Another most important prognostic factor in management and survival of BC patients is molecular subtypes. Prevalence of molecular subtypes differs in Asian population (Luminal A=37%, Luminal B=8%, HER-2 Rich=11%, and Basal-Like=26%) when compared to Western population (Luminal A=71%, Luminal B= 6%, Her-2 Rich=7%, and Basal-Like=15%) (15, 16, 17). Molecular subtypes always differ in terms of survival. Patients in the triple-negative BC group are worse in terms of survival when compared to ER/PR positive patients (luminal subgroups) (11, 18, 19). Results from our study on the overall impact on survival (HR: 0.66; CI: 95% 0.41–1.04; p=0.05) are in agreement with those of previous reports (11, 16, 18, 19).

Some studies did not consider the number of BM as an independent prognostic factor (20). Results from our study suggest that patients having single BM had better survival when compare to patients with multiple BM. Based on multivariate analysis, number of BM was found to be an independent prognostic factor (HR: 2.48; CI: 95% 1.18–5.21; p=0.01). Considering the impact of number of BM on survival, the removal of this prognostic factor from DS-GPA is questionable.

By considering different prognostic factors and finding patients of likely longer survival, treatments like SRS or surgery can be recommended. Offering such treatments can not only increase the survival of patients, but also decrease the chances of cognitive dysfunctions. Patients not feasible for SRS or surgery can be provided with hippocampus sparing (HS)-WBRT using intensity-modulated radiotherapy technique. HS-WBRT has yielded better results in preserving cognitive functions when compared to WBRT (21). Using HS-WBRT also prevents further decline in cognitive functions in terms of memory or quality of life. Patients who are eligible for this kind of focused treatment should be assessed for likely survival, for which all the prognostic factors mentioned in our present study can be employed.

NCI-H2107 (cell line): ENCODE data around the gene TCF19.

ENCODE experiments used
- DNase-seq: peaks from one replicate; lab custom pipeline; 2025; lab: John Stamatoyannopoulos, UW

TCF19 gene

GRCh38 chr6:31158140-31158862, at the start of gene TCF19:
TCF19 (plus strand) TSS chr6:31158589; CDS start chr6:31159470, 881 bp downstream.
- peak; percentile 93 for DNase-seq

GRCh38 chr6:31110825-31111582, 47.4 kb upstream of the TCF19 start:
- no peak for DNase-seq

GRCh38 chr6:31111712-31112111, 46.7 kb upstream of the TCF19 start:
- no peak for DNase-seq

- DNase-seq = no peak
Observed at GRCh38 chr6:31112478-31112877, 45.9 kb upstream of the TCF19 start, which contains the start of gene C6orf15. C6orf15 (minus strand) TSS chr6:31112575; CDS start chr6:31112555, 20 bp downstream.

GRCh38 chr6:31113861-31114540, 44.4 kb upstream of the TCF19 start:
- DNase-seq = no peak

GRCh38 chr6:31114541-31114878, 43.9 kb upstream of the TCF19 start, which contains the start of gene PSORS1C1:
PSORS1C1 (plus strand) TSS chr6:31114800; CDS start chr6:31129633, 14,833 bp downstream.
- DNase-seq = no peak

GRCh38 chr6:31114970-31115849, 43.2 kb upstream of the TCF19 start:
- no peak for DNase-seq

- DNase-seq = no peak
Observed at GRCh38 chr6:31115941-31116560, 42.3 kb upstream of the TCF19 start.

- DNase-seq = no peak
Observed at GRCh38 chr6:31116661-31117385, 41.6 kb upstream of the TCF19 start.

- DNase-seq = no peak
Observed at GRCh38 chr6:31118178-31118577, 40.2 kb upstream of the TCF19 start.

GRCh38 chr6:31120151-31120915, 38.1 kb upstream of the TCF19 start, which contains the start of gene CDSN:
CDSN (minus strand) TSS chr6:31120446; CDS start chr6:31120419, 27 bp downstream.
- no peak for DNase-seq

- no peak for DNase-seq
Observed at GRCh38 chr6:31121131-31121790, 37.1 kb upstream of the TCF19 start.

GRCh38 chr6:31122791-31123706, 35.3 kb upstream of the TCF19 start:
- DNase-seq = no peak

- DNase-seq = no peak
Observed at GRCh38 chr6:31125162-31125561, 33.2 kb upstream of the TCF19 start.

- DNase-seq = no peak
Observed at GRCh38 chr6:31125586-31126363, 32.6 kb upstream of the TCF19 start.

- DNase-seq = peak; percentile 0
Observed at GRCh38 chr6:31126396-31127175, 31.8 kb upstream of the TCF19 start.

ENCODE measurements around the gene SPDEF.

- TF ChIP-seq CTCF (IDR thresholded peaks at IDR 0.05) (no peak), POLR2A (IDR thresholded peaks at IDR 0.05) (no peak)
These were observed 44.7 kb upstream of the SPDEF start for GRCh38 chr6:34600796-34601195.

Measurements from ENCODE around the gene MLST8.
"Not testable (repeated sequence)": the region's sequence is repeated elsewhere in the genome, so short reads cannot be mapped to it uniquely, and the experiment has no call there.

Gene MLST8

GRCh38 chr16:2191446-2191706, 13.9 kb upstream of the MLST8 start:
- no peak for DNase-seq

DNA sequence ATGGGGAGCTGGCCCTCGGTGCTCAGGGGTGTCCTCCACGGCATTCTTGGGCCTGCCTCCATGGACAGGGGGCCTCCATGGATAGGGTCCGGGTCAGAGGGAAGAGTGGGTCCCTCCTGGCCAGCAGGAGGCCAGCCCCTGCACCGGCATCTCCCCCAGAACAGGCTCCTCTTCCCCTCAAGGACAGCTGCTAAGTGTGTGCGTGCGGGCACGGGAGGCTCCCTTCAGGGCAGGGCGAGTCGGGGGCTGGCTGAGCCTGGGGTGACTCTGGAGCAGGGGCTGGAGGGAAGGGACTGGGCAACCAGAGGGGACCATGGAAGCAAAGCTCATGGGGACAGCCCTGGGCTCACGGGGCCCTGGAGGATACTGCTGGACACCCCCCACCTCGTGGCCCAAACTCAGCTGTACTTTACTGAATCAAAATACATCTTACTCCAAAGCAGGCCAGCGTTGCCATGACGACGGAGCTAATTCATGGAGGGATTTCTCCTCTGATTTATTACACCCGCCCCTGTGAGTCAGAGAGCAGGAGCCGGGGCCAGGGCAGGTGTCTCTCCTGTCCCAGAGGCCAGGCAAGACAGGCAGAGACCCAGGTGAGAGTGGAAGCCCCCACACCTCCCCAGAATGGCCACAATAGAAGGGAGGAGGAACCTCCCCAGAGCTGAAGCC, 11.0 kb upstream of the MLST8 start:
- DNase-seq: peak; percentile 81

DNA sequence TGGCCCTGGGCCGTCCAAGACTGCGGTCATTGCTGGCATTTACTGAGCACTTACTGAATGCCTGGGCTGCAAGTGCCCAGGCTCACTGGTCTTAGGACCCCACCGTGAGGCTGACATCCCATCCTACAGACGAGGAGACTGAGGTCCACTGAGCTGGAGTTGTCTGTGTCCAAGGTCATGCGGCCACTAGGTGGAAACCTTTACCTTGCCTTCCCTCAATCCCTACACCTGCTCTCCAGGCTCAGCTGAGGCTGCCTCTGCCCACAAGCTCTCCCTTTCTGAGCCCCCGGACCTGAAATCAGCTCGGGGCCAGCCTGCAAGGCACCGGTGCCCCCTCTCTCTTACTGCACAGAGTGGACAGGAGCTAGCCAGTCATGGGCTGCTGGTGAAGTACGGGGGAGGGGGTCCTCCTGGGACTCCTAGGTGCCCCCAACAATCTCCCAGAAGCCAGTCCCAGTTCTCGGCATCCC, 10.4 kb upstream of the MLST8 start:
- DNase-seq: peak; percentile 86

The major strength of this study is that it is a single institutional study, where all patients were treated using a uniform protocol. This is one among the very few papers that focus on survival of BM patients in Asian population by considering similar variables, classifications, and scoring systems adopted in the Western settings.

Limitations of this study include the retrospective nature of the study, which may impact the overall data. Secondly, there is no detailed follow-up data on treatment protocol before and after the diagnosis of BM. In addition, some of the patients failed to complete the systemic treatment due to social or financial reasons, thus resulting in a comparative lower survival than expected.

In conclusion, we conclude that, there are various other prognostic factors (such as number of brain metastases) other than variables included in the DS-GPA score, which may affect the OS of these patients. Prospective studies evaluating these factors will further refine the stratification of patients, which will aid to initiate of appropriate treatment for improvement of OS of the patients.


Acknowledgements: We would like to thank Dr. Yasam Venkata Ramesh from HCG Manavata Cancer Centre, Centre of Difficult Cancers, Nashik, India, for his medical writing assistance.

Ethics Committee Approval: Ethics committee approval was received for this study from the Ethics Committee of Manavata Clinical Research Institute (no: BRBM-1246, date: 15/12/2019).

Informed Consent: Written informed consent was obtained from patients who participated in this study.

Peer-review: Externally peer-reviewed.

Author Contributions

Concept: R.P, P.P., V.P., R.N.; Design: R.P.; Supervision: P.P., V.P., S.K., S.G., Ra.P., R.N.; Materials: S.K., S.G., Ra.P., R.N.; Data Collection and/or Processing: R.P., P.P., V.P., S.K., S.G., Ra.P.; Analysis and/or Interpretation: R.P., P.P.; Literature Review: R.P., Y.V.R; Writing: R.P., P.P., V.P., Y.V.R.; Critical Review: P.P., V.P., Y.V.R., R.N.

Conflict of Interest: No conflict of interest was declared by the authors.

Financial Disclosure: The authors declared that this study received no financial support.